Two days later, Thelen suffered a second heart attack. He spent another two weeks at Sparrow Hospital recuperating.

Incredibly, Thelen was back at Sexton game four weeks after his heart attacks. This time, he watched from the stands alongside his wife.

The Thelens’ home will be filled with gifts, children and grandchildren for the holidays, and no one is more appreciative than Thelen.

“I’m grateful to have the family at home,” he said. “I shouldn’t be here, so it means all the more to me.”

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Teammates Save Man during Basketball Game

Posted by cocreator on December 26, 2008
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We will be reporting on lives saved around the world since our first documented life saved here in Singapore.

A few minutes into a pickup basketball game at Bethesda-Chevy Chase High School on Dec. 14, Chris Cannan passed the ball to his teammate Hollis Wilkes. Instead of catching it, Wilkes dropped to the floor, unconscious. 

When Wilkes collapsed, Stephen Taylor and others immediately tried to conduct CPR while others called 9-1-1.

But when they failed to open the airway, Taylor’s mind immediately went to the AED located just outside the gym, near the trophy case.

“I just kind of new where it was, and most facilities now have them,” said Taylor, a Takoma Park resident who had been trained on how to use an AED at an occupational health care company he used to work for. “It was just a matter of finding it.”

Taylor had time to prep the AED and administer one jolt of electricity to an unconscious Wilkes before the paramedics rushed inside and took control of the situation.

“Some people were upset. Some people prayed. There was the gamut of different reactions you’re going to have,” Cannan said.

Without the defibrillator, he would have died,” Taylor said.

By Monday, Wilkes was sitting up in bed and joking with players who came to see him. Taylor said despite nearly dying, Wilkes was eager to resume the game, which has been going on with a core group of players for roughly a decade.

“He wants to keep hooping,” he said.

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4 Nurses Save Grandfather at Basketball Game

Posted by cocreator on December 26, 2008
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We will be reporting on lives saved around the world since our first documented life saved here in Singapore.

Gary Jarvis with wife and grandchildren.

Gary Jarvis with wife and 6 grandchildren

In a pickup basketball game, Gary Jarvis jumped for the rebound. The heart attack seized him mid-air and stopped him. 

Perrin, a labor and delivery nurse at Fairview Ridges in Burnsville, was in the sanctuary, setting up for the Bible study group, which draws about 200 women.

About 6:40 p.m., a man ran into the sanctuary crying out: “We have a man down! We need help!”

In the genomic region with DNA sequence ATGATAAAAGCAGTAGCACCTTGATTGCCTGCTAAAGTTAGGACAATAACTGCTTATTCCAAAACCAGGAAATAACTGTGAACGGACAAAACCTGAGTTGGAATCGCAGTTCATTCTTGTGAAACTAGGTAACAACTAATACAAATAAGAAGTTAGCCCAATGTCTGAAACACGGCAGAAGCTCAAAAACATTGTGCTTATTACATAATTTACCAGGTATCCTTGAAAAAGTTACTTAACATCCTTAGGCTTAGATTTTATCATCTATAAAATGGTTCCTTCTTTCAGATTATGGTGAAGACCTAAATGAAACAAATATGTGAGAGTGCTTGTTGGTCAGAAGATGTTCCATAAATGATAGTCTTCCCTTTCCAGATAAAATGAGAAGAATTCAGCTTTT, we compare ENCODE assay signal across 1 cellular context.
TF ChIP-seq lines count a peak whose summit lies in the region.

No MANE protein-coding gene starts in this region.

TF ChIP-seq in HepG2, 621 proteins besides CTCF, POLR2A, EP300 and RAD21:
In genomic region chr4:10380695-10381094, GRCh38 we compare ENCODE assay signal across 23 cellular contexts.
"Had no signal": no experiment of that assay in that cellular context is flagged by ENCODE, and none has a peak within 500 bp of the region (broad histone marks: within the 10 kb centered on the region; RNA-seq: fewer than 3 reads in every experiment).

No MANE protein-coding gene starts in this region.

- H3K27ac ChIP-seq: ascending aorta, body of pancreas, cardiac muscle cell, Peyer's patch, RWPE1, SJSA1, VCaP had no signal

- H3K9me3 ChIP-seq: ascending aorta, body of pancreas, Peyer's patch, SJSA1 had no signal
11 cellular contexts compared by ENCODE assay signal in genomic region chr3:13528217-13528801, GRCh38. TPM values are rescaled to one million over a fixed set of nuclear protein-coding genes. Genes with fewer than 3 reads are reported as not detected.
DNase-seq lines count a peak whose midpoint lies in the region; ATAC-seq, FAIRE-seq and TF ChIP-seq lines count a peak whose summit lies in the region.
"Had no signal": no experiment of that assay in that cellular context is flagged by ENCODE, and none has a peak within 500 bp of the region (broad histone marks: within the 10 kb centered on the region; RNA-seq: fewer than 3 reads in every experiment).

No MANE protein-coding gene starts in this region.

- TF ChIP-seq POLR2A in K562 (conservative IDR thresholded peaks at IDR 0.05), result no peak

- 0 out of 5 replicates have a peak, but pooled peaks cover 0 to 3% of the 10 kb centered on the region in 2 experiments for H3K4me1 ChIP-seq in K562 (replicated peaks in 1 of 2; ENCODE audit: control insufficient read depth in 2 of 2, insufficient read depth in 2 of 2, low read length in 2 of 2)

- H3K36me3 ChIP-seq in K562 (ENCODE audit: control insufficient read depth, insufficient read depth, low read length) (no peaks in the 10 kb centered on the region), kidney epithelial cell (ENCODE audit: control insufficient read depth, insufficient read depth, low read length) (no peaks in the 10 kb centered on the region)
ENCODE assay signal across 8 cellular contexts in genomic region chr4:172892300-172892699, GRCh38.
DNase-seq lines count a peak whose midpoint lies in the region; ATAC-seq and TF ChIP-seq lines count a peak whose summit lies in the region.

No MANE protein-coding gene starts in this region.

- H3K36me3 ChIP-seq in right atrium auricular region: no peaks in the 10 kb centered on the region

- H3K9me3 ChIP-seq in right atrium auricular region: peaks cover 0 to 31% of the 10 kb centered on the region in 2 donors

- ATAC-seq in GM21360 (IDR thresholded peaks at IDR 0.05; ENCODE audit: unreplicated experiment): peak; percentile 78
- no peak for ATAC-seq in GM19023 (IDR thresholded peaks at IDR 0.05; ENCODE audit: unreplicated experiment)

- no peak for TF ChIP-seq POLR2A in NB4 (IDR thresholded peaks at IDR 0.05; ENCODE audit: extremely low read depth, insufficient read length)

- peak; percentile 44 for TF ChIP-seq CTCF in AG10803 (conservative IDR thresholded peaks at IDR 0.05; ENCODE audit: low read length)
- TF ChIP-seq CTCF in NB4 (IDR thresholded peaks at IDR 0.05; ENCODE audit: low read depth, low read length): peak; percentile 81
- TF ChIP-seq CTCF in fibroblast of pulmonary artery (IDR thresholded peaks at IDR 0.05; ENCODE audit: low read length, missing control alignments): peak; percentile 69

On the gym floor of Berean Baptist Church, the 59-year-old Burnsville man lay dying.

The study group’s emergency plan kicked in. Perrin bolted into the gym. She saw men trying to pick up Jarvis’s limp body and told them to set him down and roll him over. The nurse laid her fingers on his neck, searching for the feel of blood rhythmically coursing through the carotid artery.

Nothing. He had no pulse. His eyes stared blankly, and his face was cut.

Deanne Adams, a licensed practical nurse from Farmington, ran up as Perrin knelt at Jarvis’ side. As Perrin dug out an oxygen mask, Adams began compressing.

One man had called 911, and another fetched the church’s automatic external defibrillator. The nurses pulled up Jarvis’ shirt, ready to try to jump-start his heart. But the batteries had been checked so often that they had no juice.

“Resume CPR!” Perrin said.

Two more registered nurses, Shawn Dietz of Elko and Kim Lorence of Apple Valley, ran into the gym. Dietz took over compressions. Perrin kept counting in a fast meter. Adams prayed in Jarvis’ ear.

Minutes later, paramedic Andy Hamlin and three other Burnsville firefighters rushed in.

“This man had everything going for him,” Hamlin said. “First, he had a cardiac arrest in a church; I can’t think of a better place to have one. Secondly, he had those highly skilled nurses who were there.”

The paramedics found Jarvis’ heart fluttering but not pumping. They hooked up their defibrillator and sent a shock across his chest.

Jarvis’ heartbeat resumed. He clenched his jaw. And then, he gasped.

Recently, as the Burnsville City Council honored the nurses for valor, Jarvis thanked them, too:

“At this time of year, we hear a lot about angels,” Jarvis told the women.

“Angels make announcements, angels sing songs of worship and praise, but I now think that angels do CPR. You are my angels of rescue; you are my heroes. I will be forever grateful. And my gratitude will be especially evident to me this Christmas when I see the joy in the faces of my family, in the faces of my grandchildren. I will enjoy another Christmas because you were quick and capable.”

Connie Perrin, a registered nurse from Prior Lake who led the rescue, said she’s elated that the nurses were able to help keep a family intact.

“It was God’s hand that he be there and collapse while we were there, because we knew what to do,” she said.

“I’m a Christian, so I believe this is a miracle that these ladies were there, and God had his hand in it,” Jarvis said. “It could have happened on the way home. It could have happened in the night. But it happened where there was help.”

Two weeks after his near death, Jarvis and wife Jennifer visited the Bible study group. He carried flowers for the nurses, who rushed to him, overjoyed to see him in good health.

“It was just the most beautiful gift from God,” Adams said.